Tuesday, October 05, 2010

Destination Life: Malta -- at the crossroads of history

Michelle Styles visits Malta
For a tiny island in the Mediterranean, Malta packs an enormous amount of history. From prehistoric caves and Roman remains to epic sea battles between the Christian forces of the Knights of Malta and the Ottoman Empire to the heroics during WW2, Malta has a certain something.
It is also blessed with a wonderful Mediterranean culture and unique food and boasts of a thriving movie industry. Over the years movies such as Troy, Alexander, Gladiator and the Count of Monte Cristo were filmed there. It is also where the backbone of PHS reviewing lives -- Julie Bonello. But it had never been on my must go places to visit which was wrong. It should have been. Malta is an experience not to be missed.
I ended up in Malta because a friend offered us his flat for the week and it was a great chance to explore a country that  I knew very little about. The Maltese are fiercely proud and independent people. Overwhelmingly Catholic and one of the oldest Christian communities in the world, their language is written in an Arabic script. Surprisingly there are very few restaurants devoted just to Maltese food but it is almost impossible to get a bad meal. Restaurants cater for all sorts of tastes from the very high end restaurants like the Blue Elephant to those serving seafood.
The ancient Leyland buses date from the 1970s and provide effective transport or you can drive...
Started during the Crusades, the Knights of Malta or more properly the Knights of St John Hospitaliers once ruled Malta but were kicked out by Napoleon. he melted down the famous silver plate that had been used for the sick at the Sacred Infirmary to finance  various campaigns. They now occupy one of the smallest countries in the world in Rome. But it is in Valletta that they made their stand and defeated the Turks. The Knights of Malta also had a long history of caring for the sick and injured. This is something that continues today in various global hot spots. The Knights of Malta do once again have an outpost on  Malta but it is the remains of the old order that people go to visit. What precisely did the Knights save? What was in their library?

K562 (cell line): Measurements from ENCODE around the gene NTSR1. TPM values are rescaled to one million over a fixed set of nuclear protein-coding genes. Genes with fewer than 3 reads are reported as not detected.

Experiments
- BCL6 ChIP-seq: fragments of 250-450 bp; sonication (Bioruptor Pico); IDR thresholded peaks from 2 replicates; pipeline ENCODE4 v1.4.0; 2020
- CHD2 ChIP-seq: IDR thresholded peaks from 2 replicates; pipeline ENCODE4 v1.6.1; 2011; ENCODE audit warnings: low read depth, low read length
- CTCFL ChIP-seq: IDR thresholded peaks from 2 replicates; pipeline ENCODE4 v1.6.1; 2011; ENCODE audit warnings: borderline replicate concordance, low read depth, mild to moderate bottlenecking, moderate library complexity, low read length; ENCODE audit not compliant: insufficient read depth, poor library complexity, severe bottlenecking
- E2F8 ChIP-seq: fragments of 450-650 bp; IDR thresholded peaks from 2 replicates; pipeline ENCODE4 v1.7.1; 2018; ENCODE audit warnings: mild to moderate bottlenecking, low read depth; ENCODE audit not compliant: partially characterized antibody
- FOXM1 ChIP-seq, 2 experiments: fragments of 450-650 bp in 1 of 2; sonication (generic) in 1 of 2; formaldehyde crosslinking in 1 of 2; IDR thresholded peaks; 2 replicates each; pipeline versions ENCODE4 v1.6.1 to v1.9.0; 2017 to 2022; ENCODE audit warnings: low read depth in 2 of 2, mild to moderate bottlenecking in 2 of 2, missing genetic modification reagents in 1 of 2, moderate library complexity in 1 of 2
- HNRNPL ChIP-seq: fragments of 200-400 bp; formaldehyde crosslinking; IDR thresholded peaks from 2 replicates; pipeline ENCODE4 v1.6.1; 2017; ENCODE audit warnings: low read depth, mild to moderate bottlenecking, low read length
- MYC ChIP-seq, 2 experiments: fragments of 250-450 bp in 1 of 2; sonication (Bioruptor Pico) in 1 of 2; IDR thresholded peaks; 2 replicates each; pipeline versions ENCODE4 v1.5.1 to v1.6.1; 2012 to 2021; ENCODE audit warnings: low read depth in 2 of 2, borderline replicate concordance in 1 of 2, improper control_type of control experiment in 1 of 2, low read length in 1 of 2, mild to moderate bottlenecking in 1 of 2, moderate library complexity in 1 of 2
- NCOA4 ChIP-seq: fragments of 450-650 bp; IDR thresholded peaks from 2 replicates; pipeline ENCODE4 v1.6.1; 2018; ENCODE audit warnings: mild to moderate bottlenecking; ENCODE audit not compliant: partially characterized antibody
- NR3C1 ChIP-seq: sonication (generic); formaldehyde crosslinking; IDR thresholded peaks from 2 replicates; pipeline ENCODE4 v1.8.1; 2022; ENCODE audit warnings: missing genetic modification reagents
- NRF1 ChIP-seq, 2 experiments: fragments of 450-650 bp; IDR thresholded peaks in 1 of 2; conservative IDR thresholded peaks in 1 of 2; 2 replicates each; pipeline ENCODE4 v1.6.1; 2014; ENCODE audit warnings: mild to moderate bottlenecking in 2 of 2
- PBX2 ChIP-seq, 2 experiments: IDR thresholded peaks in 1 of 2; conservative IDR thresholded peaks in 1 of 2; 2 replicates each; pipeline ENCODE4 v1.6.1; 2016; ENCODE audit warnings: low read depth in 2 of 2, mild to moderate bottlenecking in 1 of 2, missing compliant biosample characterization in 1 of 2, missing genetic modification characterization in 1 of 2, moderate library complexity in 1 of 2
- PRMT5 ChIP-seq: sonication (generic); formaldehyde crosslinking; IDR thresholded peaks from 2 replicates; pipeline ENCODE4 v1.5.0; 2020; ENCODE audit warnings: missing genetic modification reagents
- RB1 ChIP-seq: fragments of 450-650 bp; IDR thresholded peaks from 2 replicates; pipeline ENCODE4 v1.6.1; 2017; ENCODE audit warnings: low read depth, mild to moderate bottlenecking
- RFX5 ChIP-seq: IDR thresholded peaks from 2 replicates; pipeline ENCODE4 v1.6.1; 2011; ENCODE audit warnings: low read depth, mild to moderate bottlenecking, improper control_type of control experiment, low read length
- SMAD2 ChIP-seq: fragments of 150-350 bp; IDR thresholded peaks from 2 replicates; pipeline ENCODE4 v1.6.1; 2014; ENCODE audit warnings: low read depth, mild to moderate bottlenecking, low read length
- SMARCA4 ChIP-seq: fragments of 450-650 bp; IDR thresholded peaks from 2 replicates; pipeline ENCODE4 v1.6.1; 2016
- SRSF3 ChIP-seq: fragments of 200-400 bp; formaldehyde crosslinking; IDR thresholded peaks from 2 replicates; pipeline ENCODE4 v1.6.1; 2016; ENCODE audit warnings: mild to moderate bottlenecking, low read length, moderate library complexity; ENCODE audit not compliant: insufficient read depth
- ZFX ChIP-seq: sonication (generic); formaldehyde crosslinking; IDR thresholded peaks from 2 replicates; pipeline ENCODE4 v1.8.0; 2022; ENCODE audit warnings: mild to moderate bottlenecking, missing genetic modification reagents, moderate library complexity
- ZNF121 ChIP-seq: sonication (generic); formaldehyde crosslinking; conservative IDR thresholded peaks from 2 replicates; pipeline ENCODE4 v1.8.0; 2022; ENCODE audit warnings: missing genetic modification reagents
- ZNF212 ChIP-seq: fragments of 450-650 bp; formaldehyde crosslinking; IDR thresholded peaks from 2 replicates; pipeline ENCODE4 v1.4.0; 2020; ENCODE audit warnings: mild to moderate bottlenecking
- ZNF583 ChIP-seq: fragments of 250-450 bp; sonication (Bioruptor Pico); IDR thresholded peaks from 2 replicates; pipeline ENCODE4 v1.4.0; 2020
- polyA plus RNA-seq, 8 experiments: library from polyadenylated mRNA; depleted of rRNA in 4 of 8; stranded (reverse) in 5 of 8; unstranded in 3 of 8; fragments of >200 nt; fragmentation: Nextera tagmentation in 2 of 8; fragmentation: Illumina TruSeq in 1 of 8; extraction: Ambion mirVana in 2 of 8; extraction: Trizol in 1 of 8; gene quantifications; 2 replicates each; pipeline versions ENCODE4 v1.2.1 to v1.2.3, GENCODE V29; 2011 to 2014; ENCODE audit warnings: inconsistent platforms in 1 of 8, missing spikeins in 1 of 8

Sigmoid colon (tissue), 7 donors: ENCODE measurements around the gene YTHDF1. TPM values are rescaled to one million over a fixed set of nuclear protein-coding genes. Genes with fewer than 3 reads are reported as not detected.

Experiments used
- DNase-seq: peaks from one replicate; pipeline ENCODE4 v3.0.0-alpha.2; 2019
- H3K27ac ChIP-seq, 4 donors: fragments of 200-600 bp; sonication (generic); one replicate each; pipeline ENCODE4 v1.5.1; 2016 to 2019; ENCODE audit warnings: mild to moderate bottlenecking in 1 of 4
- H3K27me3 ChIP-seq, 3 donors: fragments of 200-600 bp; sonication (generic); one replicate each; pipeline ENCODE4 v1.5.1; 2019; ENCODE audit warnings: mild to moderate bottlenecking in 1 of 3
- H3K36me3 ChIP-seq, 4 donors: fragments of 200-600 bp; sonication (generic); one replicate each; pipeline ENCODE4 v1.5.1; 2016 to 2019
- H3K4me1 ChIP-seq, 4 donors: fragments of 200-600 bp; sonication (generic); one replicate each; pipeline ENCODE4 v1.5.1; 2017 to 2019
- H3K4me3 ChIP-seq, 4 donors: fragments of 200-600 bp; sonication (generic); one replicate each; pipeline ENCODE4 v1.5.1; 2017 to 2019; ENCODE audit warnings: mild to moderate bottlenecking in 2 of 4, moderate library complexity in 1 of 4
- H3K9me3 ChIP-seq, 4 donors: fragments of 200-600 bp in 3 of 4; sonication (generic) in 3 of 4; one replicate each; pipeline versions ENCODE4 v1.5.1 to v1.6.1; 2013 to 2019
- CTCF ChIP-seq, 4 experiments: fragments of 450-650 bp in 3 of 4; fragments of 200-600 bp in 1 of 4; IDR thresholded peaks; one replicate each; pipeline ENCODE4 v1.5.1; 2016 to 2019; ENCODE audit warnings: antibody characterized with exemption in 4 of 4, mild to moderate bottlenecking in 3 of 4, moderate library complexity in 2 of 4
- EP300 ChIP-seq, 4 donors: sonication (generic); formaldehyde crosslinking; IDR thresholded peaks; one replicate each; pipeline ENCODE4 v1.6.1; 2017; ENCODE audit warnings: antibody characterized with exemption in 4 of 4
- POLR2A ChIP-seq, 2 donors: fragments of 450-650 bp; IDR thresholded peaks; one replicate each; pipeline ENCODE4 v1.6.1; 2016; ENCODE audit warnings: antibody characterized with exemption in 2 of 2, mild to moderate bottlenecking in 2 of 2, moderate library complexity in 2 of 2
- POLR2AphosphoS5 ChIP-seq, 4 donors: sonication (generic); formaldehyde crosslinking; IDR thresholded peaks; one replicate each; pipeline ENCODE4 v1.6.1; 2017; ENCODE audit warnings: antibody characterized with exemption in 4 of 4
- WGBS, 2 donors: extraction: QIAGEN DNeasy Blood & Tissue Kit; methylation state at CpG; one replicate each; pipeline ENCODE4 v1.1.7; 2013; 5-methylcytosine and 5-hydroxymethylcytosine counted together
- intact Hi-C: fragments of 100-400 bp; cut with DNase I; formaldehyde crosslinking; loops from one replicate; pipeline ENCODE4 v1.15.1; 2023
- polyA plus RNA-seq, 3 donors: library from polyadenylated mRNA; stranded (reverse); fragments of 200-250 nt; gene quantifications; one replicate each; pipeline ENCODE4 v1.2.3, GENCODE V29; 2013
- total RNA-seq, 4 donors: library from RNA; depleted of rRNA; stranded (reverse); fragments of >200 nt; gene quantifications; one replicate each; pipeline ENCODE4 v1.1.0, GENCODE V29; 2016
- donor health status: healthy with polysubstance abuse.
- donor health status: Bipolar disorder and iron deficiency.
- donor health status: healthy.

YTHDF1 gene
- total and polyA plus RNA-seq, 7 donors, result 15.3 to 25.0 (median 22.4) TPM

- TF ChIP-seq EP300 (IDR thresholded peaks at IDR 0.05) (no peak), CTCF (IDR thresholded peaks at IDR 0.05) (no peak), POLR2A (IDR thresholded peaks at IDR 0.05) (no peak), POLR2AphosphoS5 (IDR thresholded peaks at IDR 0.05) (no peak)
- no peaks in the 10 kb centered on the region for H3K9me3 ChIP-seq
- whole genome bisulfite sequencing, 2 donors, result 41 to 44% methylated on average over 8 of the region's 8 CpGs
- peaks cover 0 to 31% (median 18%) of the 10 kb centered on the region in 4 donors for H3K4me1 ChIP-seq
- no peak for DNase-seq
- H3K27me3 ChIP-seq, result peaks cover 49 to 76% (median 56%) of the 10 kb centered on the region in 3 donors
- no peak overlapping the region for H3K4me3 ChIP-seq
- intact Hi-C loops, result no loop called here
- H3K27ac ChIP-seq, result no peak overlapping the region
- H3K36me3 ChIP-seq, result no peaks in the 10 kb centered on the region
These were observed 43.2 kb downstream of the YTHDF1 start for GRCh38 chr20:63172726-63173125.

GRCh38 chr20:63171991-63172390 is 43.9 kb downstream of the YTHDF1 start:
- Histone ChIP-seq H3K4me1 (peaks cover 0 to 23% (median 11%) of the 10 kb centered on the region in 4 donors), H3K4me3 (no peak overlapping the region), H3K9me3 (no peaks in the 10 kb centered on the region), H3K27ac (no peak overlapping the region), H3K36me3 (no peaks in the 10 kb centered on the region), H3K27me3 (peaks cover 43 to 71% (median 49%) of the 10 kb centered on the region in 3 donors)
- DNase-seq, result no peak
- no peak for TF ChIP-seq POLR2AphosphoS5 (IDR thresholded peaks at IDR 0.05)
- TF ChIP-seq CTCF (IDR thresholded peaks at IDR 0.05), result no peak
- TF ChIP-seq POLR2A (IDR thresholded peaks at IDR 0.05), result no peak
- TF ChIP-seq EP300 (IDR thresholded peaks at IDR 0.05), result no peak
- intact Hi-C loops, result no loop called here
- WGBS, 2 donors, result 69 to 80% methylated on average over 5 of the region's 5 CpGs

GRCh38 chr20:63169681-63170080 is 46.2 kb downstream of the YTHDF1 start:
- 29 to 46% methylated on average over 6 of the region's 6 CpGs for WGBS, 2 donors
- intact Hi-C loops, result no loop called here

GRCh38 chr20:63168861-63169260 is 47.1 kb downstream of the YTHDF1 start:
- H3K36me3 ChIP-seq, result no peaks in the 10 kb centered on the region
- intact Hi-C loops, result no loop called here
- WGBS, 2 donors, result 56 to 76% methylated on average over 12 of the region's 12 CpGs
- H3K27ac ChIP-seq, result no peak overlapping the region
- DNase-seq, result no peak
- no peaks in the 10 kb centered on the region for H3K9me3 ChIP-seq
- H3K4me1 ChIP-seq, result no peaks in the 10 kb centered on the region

Malta then became a British colony and was part of the Commonwealth until the 1970s. The Queen is reported to have spent some of her most carefree days on Malta when she was a young bride and  Prince Philip was stationed there.
The entire island was awarded the St George  medal for bravery in the face of fierce bombardment during WW2.
The island has some excellent beaches and some very good diving areas. There were plenty of luxury yachts and enough big houses to make Portomosto look like a set for a Presents.
It is certainly a place I would enjoy visiting again and would wholeheartedly recommend to anyone who wants to get the entire Mediteranrean experience in one place.
And being there made me aware of how little history I actually knew and how important one little island can be in changing the course of world history. Sometimes it is good to take up a friend's offer and visit!

Michelle Styles writes historical romances for Harlequin Historical. Her next US release will be A Question of Impropriety in Dec 2010. There will be a free online serial His Stand In Bride starting 15 Nov exclusively on eharlequin. To learn more about her books visit her website

No comments:

Post a Comment